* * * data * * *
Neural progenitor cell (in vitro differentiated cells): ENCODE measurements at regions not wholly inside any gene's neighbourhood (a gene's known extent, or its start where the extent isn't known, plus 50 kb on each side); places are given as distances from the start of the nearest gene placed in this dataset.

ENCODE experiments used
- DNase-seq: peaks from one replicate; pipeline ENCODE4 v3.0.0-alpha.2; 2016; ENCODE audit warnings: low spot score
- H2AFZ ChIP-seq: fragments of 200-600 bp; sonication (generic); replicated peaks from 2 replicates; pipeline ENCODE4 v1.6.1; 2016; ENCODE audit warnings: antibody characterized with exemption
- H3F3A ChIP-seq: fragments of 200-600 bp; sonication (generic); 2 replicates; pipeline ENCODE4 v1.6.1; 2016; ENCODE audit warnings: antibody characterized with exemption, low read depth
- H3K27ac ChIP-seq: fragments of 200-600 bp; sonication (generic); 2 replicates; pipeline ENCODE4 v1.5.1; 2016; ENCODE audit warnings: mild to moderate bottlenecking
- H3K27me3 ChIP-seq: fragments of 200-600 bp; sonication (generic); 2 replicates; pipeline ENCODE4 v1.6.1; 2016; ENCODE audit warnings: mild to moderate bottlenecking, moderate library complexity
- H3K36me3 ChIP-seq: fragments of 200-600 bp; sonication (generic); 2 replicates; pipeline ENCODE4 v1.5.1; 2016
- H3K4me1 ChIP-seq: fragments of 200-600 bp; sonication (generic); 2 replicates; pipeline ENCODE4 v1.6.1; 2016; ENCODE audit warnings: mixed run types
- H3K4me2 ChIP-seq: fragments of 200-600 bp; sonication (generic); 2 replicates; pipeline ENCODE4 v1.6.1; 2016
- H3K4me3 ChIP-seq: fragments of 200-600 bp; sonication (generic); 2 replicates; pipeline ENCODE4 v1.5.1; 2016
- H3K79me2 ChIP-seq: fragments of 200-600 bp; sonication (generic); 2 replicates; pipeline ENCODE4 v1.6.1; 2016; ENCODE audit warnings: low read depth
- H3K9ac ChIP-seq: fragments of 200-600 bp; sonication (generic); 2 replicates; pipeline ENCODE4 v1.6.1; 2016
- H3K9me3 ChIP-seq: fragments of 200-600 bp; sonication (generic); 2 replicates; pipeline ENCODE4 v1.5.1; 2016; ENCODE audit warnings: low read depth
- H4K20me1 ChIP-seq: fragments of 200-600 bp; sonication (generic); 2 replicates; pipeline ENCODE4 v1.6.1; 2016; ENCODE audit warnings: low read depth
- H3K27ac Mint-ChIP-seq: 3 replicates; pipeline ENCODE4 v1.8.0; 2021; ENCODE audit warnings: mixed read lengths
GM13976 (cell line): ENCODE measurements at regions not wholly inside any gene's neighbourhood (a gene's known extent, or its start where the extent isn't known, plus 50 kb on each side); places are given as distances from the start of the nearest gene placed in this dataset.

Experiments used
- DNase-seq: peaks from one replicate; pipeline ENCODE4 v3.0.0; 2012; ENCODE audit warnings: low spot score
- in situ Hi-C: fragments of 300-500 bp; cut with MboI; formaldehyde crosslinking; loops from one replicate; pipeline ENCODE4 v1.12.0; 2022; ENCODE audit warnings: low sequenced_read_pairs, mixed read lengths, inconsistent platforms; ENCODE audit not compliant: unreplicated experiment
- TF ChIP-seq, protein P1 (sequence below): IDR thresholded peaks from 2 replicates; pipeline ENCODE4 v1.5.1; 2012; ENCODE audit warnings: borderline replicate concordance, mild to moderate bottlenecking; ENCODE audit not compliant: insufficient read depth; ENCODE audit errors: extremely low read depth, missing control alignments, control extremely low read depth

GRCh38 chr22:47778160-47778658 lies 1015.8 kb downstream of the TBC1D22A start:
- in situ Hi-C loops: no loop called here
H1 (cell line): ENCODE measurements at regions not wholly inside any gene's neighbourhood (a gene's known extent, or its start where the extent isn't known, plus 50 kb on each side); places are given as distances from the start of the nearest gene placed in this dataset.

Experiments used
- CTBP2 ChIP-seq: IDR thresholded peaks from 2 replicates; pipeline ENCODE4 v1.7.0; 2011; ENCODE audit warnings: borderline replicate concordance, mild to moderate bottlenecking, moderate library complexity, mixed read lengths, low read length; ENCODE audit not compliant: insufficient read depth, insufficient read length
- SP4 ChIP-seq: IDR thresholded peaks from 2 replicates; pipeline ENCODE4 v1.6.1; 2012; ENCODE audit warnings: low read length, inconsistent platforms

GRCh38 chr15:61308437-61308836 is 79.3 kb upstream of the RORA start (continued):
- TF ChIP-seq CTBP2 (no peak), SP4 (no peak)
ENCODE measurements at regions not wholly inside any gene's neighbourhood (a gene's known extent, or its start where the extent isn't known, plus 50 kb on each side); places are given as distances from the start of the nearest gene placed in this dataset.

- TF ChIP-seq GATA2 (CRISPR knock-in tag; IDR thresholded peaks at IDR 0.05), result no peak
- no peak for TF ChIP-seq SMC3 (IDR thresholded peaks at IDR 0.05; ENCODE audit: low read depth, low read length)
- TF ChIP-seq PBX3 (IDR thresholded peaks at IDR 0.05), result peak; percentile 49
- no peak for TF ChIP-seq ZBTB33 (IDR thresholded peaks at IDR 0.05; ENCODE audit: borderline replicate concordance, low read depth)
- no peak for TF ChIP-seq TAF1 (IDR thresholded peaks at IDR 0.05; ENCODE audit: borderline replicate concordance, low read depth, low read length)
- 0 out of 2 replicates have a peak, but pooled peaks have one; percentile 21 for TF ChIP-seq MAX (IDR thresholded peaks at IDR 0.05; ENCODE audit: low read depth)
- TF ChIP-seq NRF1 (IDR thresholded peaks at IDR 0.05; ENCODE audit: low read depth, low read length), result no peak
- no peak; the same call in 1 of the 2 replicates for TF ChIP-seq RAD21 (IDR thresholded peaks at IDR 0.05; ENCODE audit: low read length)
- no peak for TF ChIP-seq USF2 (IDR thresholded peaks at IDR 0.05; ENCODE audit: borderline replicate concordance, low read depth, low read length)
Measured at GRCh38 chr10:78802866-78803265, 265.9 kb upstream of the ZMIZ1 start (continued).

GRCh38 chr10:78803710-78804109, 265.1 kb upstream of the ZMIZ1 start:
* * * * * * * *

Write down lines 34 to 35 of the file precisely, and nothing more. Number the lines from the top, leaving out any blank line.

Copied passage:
- no peak for TF ChIP-seq ZBTB33 (IDR thresholded peaks at IDR 0.05; ENCODE audit: borderline replicate concordance, low read depth)
- no peak for TF ChIP-seq TAF1 (IDR thresholded peaks at IDR 0.05; ENCODE audit: borderline replicate concordance, low read depth, low read length)